• Using a catastrophizing approach.  Catastrophizing is when someone exaggerates the negative impact of an event. For instance, when one thing goes wrong in the day, they may think that the whole day was terrible.  Positive thinking, in this instance, would not mean ignoring the negative event.  Rather, it would mean keeping the single negative event in the perspective or framework of the entire day.  Positive thinkers acknowledge the positives and the negatives from the day.
  • Believing things can only be good or bad. There is no middle ground. Perfectionism is a great example of this behavior. If it isn’t perfect, it’s terrible. In this example, positive thinking would involve performing a critical assessment of what worked well and what did not.
Positive thinking requires framing and perspective.  Like many things, a person is not always a positive or a negative thinker.  Attitudes and mindsets change according to the topic, day, and/or situation. If you find yourself in a negative mindset, there are several ways you can try to adjust your thinking:
  • Think about the areas where you have the negative mindset. Try to think of ways that you can find positive aspects about the situation.  Adjust your thinking to include an assessment of the positives and the negatives.
  • Check yourself throughout the day with periodic assessments. If you find yourself stuck in a negative mindset, look for ways to put a positive spin on the situation. Keep things in perspective.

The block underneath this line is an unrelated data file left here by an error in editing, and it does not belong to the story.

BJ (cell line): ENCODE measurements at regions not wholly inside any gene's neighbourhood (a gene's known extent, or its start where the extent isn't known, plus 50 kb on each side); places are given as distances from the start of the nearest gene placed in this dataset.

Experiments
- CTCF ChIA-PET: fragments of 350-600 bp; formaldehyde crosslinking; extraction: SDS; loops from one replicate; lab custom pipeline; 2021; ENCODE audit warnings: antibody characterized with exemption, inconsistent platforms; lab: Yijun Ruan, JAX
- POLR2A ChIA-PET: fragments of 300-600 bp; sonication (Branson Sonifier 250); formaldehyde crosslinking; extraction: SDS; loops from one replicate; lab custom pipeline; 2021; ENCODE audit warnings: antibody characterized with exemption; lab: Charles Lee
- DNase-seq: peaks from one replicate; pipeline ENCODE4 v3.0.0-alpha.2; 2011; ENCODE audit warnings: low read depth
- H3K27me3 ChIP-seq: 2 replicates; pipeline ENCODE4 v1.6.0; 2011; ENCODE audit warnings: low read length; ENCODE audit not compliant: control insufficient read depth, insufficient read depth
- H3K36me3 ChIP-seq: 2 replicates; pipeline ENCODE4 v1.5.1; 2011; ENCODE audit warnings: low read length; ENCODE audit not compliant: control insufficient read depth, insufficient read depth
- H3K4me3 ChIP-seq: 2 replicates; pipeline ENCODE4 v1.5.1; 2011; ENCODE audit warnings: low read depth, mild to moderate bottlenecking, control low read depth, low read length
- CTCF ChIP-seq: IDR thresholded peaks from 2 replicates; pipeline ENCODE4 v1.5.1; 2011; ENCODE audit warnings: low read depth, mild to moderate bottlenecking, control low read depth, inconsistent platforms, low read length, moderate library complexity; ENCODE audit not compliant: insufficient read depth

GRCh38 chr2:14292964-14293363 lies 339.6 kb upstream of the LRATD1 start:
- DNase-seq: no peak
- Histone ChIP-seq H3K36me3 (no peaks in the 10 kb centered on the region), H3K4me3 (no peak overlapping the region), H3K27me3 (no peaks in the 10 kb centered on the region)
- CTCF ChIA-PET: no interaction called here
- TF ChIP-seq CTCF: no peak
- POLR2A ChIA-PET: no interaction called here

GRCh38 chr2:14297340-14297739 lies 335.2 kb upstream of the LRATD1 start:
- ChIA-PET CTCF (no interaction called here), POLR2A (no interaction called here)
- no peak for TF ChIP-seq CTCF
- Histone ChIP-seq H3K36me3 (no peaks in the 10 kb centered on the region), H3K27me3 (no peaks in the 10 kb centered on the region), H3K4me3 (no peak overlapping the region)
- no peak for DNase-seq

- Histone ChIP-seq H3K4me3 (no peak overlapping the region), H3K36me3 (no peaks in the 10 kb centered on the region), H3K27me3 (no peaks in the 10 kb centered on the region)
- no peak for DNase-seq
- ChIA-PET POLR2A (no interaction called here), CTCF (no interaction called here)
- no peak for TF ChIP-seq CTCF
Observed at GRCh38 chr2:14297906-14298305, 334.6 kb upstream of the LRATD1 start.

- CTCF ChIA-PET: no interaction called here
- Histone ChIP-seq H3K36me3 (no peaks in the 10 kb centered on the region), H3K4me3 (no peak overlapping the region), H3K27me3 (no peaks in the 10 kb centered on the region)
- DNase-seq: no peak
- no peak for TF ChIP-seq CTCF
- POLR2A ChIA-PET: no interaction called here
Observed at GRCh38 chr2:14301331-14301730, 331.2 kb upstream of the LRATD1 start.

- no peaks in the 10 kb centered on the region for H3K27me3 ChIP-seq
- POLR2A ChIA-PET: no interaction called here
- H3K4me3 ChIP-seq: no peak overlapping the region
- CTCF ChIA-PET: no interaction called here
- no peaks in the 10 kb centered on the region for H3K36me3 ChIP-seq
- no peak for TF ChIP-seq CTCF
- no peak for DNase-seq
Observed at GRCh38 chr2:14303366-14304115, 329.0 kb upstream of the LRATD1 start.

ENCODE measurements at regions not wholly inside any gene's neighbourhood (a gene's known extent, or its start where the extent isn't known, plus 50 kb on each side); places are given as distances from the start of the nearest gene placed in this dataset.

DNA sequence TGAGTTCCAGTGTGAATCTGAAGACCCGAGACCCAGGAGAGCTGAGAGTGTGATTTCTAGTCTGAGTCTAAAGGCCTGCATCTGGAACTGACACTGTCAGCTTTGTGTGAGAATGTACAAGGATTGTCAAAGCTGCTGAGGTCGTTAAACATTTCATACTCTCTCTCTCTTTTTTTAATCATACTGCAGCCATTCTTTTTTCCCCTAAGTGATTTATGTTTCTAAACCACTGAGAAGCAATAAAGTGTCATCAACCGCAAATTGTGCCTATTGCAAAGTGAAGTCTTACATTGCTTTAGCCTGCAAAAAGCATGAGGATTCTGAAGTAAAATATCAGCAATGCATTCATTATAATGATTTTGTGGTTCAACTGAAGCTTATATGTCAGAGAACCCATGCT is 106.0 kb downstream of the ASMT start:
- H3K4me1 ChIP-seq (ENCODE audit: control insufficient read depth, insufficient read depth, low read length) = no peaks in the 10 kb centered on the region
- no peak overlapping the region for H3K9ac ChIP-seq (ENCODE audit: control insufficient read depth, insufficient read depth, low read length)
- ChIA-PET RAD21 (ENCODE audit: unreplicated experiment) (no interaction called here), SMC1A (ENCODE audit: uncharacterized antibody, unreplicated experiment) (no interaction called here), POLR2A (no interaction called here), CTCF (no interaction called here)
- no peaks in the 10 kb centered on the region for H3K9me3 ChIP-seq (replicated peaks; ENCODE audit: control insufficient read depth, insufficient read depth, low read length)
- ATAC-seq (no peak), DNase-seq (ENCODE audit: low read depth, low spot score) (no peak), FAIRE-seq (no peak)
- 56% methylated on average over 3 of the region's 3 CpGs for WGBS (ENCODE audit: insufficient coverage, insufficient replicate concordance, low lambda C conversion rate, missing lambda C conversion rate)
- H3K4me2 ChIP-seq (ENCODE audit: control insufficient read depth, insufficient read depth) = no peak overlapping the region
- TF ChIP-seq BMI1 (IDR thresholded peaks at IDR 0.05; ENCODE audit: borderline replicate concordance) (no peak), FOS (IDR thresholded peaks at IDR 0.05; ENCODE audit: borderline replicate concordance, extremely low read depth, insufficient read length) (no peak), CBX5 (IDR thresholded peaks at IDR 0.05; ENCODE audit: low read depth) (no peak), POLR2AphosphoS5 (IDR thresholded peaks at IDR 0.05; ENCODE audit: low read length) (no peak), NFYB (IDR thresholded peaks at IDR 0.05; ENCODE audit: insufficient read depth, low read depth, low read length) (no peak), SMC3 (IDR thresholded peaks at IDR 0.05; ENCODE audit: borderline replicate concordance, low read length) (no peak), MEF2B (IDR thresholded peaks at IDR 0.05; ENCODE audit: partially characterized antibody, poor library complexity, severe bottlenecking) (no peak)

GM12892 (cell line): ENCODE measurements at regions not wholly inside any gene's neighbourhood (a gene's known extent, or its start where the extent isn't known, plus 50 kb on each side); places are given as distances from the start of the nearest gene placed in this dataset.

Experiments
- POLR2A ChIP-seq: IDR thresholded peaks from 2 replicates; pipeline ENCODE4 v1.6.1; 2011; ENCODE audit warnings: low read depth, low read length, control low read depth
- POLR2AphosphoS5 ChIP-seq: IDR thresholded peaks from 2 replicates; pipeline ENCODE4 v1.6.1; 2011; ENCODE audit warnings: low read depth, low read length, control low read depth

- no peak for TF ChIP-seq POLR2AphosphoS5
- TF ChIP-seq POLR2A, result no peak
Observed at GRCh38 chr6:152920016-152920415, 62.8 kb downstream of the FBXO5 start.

• Find humor around you. Look for funny situations in your everyday life. Watch a funny video, or have a humorous conversation with someone.
  • Avoid negative people when possible. Associating with a negative person can bring down even the most positive people. We have all had experiences with a negative coworker or acquaintance. It is important to support a person who is being negative, but not at the expense of your well-being. If the person’s negativity goes beyond a reasonable venting session, try changing the subject.  If the negativity persists, remove yourself from the person’s vicinity if possible. Use the negativity as a reason to take a quick break or get away.  If the problem persists, you may need to kindly explain to them that their negativity is impacting you.